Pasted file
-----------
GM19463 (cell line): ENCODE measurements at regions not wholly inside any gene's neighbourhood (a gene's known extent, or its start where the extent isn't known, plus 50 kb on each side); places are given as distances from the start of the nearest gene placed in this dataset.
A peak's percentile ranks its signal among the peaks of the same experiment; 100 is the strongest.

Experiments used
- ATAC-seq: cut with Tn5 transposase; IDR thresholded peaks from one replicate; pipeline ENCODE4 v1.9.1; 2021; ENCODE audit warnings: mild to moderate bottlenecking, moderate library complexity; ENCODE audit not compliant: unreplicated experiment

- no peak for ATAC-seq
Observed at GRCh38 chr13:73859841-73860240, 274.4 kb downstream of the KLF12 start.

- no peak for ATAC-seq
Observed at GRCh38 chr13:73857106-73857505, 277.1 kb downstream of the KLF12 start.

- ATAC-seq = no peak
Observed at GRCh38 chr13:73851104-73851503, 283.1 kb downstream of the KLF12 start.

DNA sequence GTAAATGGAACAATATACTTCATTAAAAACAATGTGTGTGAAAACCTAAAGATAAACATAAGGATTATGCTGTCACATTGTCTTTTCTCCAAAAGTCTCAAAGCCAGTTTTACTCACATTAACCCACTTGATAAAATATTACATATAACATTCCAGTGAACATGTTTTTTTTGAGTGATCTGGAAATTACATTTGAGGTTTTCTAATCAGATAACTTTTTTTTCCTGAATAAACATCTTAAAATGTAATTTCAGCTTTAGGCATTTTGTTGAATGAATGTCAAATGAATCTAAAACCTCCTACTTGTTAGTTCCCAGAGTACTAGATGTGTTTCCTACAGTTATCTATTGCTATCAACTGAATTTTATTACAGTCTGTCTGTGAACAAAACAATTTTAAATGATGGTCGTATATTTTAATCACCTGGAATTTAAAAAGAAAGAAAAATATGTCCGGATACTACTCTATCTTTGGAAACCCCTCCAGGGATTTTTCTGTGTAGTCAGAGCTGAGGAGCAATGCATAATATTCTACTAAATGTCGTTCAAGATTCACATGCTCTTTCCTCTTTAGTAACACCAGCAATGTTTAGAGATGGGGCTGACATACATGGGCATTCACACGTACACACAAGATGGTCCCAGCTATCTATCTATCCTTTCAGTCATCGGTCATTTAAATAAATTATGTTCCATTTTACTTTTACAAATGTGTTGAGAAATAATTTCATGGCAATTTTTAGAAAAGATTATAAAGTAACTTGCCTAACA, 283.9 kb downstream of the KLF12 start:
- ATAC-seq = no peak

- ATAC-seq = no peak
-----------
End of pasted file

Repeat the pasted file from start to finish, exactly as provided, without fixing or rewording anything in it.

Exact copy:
GM19463 (cell line): ENCODE measurements at regions not wholly inside any gene's neighbourhood (a gene's known extent, or its start where the extent isn't known, plus 50 kb on each side); places are given as distances from the start of the nearest gene placed in this dataset.
A peak's percentile ranks its signal among the peaks of the same experiment; 100 is the strongest.

Experiments used
- ATAC-seq: cut with Tn5 transposase; IDR thresholded peaks from one replicate; pipeline ENCODE4 v1.9.1; 2021; ENCODE audit warnings: mild to moderate bottlenecking, moderate library complexity; ENCODE audit not compliant: unreplicated experiment

- no peak for ATAC-seq
Observed at GRCh38 chr13:73859841-73860240, 274.4 kb downstream of the KLF12 start.

- no peak for ATAC-seq
Observed at GRCh38 chr13:73857106-73857505, 277.1 kb downstream of the KLF12 start.

- ATAC-seq = no peak
Observed at GRCh38 chr13:73851104-73851503, 283.1 kb downstream of the KLF12 start.

DNA sequence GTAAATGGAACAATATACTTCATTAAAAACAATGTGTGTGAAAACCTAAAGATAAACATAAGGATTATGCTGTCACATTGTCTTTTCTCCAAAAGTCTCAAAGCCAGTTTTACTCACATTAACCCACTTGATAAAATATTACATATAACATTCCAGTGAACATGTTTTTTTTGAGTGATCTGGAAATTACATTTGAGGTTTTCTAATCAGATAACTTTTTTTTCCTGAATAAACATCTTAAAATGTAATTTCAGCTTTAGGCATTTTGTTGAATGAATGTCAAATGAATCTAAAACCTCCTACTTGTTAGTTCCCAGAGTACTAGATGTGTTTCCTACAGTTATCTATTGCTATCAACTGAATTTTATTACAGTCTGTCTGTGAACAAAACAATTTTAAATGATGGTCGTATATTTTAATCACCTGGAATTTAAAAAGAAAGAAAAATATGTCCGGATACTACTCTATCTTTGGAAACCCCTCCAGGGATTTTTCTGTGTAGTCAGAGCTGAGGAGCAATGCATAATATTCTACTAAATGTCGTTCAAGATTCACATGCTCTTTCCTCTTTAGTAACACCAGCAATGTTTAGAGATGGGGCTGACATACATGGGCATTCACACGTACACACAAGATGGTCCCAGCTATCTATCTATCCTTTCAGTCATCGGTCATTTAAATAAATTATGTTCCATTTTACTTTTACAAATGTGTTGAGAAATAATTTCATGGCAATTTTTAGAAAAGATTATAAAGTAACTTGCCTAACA, 283.9 kb downstream of the KLF12 start:
- ATAC-seq = no peak

- ATAC-seq = no peak